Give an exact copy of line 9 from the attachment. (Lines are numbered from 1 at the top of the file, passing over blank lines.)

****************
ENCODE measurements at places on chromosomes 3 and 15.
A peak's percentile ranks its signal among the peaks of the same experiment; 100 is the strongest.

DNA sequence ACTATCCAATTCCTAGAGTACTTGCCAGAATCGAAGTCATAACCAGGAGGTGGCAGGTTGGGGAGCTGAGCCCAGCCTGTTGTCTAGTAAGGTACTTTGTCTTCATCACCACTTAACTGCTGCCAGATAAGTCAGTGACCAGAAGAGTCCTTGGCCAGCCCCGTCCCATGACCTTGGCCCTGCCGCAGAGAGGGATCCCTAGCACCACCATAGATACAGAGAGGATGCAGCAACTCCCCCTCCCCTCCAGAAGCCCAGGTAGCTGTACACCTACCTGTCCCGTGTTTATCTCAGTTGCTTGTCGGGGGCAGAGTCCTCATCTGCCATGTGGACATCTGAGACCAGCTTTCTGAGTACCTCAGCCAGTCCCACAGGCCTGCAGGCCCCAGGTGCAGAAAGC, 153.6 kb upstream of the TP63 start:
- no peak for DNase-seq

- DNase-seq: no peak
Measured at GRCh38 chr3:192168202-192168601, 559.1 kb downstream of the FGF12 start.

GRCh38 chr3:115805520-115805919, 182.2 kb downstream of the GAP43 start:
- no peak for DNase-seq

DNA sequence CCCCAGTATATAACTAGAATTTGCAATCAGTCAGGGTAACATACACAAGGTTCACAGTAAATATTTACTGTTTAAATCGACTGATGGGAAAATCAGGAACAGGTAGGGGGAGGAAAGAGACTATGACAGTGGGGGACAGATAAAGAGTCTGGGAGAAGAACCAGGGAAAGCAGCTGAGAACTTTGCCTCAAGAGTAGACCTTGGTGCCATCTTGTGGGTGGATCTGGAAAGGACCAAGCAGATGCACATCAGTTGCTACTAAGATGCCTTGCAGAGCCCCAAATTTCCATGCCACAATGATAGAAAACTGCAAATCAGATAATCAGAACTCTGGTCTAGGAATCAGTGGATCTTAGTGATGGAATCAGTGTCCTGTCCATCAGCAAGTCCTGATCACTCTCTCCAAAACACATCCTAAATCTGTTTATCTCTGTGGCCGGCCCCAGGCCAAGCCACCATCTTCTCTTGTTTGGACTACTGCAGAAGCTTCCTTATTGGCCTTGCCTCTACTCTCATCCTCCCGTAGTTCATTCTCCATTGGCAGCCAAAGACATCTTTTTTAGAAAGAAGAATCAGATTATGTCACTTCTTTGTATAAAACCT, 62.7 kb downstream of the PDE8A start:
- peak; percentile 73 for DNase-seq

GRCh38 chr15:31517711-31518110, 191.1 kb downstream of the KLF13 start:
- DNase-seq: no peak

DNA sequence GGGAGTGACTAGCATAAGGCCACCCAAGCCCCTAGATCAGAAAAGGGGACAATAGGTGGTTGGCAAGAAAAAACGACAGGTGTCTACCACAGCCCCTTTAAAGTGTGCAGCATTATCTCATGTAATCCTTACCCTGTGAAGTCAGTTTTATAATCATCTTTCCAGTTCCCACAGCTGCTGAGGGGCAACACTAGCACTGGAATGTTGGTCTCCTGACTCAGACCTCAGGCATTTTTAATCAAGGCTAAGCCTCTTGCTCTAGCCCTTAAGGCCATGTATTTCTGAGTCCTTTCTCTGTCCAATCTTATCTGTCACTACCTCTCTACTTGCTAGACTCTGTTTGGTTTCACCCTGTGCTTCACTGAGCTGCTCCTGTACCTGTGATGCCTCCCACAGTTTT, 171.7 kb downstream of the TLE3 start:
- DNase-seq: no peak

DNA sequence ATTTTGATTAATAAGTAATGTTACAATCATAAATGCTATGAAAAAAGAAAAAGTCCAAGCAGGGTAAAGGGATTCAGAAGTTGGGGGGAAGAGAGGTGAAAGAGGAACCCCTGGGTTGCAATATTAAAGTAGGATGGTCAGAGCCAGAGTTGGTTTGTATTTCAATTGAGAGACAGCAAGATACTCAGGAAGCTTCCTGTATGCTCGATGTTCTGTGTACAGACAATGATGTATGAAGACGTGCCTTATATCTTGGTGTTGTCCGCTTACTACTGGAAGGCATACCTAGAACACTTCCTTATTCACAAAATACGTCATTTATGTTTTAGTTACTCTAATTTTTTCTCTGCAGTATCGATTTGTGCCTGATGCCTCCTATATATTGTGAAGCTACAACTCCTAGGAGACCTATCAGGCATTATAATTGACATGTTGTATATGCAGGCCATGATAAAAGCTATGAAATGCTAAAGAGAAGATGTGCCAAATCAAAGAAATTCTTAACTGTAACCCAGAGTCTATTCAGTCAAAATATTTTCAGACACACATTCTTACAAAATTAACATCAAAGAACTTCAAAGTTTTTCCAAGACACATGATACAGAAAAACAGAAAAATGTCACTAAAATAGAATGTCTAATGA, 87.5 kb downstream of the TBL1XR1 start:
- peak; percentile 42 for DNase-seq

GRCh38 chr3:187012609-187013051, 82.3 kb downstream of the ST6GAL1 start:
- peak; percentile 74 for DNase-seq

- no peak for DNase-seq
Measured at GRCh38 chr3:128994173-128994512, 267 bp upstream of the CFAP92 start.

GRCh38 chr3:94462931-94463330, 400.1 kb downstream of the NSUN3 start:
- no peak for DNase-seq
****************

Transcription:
DNA sequence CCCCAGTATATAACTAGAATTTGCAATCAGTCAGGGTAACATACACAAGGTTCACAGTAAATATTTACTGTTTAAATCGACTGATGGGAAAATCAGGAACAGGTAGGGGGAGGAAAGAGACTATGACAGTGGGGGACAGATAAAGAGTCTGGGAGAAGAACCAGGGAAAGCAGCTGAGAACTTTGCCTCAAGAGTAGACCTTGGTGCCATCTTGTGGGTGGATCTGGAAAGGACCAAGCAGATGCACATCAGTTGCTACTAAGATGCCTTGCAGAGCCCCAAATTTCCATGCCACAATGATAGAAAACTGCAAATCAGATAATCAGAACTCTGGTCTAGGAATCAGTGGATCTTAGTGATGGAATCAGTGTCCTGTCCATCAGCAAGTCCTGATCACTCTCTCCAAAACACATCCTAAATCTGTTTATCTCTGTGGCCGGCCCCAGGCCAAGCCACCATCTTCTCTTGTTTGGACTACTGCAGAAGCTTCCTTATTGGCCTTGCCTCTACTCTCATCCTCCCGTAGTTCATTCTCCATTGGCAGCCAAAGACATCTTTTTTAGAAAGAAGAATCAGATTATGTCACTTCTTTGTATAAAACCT, 62.7 kb downstream of the PDE8A start: